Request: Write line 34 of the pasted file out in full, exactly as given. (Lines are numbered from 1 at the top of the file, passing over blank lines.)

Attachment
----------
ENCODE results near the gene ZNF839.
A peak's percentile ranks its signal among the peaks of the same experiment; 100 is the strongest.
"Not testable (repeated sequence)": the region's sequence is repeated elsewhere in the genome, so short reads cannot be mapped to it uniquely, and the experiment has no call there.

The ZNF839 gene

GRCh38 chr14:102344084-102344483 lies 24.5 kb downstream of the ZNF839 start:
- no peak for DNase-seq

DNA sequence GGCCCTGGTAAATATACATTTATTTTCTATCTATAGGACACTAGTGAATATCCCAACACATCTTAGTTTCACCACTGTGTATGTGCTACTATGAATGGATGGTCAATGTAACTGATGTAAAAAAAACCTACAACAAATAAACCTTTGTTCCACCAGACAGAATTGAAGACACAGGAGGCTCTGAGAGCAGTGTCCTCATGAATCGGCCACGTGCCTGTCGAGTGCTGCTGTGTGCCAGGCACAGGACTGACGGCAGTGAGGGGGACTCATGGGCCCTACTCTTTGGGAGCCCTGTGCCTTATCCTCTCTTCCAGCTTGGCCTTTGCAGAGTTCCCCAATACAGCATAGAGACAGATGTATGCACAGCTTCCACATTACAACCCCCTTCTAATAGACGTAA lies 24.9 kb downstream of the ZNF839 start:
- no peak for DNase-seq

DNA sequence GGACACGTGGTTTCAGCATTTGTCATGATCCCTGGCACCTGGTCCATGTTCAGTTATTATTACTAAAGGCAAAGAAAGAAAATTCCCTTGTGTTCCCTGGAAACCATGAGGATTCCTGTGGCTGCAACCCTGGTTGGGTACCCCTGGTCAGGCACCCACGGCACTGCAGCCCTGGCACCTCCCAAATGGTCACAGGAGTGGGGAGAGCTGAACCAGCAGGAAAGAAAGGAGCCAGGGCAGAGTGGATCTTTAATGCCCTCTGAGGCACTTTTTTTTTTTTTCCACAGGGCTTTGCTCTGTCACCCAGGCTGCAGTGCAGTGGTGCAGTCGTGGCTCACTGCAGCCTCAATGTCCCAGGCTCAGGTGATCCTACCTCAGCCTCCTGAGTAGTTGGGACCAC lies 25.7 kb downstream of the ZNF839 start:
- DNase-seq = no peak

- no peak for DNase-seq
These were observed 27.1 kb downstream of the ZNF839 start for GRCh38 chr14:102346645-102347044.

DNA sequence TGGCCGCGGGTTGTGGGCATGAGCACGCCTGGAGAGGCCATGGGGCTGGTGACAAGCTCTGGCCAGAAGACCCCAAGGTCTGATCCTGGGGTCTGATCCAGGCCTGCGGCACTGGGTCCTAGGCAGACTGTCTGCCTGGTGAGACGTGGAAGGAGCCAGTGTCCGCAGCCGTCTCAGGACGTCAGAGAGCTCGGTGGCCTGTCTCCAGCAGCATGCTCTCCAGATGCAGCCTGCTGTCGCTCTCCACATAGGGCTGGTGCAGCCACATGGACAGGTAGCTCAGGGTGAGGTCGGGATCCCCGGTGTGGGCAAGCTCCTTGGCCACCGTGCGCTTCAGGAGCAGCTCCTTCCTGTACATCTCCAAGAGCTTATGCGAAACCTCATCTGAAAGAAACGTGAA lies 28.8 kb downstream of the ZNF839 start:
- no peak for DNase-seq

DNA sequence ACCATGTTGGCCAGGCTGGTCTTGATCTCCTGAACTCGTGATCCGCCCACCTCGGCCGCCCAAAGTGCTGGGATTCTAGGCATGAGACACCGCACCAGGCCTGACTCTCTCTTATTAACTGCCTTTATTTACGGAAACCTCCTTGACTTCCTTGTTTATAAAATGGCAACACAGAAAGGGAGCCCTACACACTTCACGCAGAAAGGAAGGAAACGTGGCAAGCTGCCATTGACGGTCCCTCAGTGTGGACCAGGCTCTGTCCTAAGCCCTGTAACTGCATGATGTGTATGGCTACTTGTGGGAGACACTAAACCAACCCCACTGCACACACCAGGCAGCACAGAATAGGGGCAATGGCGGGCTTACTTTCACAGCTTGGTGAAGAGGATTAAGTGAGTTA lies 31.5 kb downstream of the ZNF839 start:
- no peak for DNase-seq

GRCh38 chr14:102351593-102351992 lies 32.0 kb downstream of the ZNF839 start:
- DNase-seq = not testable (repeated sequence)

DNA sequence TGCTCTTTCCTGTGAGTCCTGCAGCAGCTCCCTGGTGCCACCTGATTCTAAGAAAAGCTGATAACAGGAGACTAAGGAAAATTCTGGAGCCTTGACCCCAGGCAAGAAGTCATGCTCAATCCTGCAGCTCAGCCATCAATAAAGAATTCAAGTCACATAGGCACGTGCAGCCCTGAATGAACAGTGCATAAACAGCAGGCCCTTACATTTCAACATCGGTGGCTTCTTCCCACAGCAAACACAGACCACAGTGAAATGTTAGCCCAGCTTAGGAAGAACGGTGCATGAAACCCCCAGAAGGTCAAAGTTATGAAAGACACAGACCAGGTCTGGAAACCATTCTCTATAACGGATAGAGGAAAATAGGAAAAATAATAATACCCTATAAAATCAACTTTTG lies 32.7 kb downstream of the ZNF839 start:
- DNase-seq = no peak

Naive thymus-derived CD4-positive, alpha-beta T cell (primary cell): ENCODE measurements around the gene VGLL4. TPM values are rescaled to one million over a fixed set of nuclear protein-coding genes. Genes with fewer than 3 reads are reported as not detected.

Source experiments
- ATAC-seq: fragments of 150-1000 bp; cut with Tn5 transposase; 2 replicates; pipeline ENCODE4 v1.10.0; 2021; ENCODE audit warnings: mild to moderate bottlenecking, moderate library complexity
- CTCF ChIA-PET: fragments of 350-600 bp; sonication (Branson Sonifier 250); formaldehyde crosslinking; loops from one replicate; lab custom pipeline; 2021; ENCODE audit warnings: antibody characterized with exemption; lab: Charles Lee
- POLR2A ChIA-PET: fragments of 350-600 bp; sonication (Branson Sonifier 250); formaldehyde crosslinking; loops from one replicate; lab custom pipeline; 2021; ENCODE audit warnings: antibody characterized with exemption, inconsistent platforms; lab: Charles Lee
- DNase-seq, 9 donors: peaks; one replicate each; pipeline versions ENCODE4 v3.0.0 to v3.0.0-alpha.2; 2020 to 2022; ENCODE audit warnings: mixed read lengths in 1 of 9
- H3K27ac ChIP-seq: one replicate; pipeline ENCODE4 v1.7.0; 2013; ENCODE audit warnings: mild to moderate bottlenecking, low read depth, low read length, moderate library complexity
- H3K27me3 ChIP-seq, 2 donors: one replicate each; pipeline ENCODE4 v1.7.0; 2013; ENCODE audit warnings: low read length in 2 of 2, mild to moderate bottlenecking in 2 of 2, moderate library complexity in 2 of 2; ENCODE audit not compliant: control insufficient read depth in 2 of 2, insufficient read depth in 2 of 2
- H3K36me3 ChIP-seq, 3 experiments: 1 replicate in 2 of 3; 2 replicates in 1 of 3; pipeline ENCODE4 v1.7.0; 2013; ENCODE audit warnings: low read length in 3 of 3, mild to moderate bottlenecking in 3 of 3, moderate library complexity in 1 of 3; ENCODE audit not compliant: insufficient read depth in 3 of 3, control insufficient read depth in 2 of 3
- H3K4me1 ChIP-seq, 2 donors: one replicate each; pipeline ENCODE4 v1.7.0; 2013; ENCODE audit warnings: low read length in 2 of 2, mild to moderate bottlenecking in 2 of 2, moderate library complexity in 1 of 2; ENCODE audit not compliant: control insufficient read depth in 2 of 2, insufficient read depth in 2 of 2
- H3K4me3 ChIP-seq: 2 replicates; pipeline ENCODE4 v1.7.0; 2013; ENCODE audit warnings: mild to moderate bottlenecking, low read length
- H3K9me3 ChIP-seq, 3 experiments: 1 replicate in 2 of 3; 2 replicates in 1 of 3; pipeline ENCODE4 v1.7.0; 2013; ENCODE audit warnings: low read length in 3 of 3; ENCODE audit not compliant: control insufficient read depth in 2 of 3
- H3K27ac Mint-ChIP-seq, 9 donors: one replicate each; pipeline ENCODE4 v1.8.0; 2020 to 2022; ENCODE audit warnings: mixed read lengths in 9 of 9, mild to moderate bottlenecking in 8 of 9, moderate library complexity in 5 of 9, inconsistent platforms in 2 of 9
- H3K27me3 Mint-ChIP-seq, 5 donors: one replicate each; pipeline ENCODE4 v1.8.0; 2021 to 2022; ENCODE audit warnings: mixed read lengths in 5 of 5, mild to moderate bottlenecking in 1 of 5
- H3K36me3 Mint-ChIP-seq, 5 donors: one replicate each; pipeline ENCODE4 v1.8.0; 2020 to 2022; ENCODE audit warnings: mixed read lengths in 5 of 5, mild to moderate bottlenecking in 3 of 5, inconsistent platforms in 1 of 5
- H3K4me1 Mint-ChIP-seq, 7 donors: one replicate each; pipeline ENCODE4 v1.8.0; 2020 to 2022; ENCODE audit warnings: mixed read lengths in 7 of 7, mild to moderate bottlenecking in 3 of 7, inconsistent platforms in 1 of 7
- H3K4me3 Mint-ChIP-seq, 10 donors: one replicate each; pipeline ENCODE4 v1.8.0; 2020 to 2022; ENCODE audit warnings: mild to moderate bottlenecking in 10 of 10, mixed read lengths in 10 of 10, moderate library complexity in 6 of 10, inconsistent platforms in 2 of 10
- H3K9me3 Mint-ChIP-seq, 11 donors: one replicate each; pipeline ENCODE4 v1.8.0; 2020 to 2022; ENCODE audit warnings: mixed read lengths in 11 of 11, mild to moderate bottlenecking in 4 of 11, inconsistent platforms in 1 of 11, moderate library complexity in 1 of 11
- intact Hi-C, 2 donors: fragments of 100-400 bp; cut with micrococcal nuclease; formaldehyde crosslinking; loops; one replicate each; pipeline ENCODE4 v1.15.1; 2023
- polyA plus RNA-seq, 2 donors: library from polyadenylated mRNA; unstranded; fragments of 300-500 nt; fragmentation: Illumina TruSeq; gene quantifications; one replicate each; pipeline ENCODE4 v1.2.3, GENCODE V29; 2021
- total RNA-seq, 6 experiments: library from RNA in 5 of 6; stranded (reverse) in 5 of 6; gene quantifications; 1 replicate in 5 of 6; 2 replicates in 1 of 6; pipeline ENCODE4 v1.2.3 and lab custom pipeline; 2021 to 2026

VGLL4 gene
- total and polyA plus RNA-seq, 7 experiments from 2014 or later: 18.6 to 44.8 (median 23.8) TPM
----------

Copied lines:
- H3K27me3 Mint-ChIP-seq, 5 donors: one replicate each; pipeline ENCODE4 v1.8.0; 2021 to 2022; ENCODE audit warnings: mixed read lengths in 5 of 5, mild to moderate bottlenecking in 1 of 5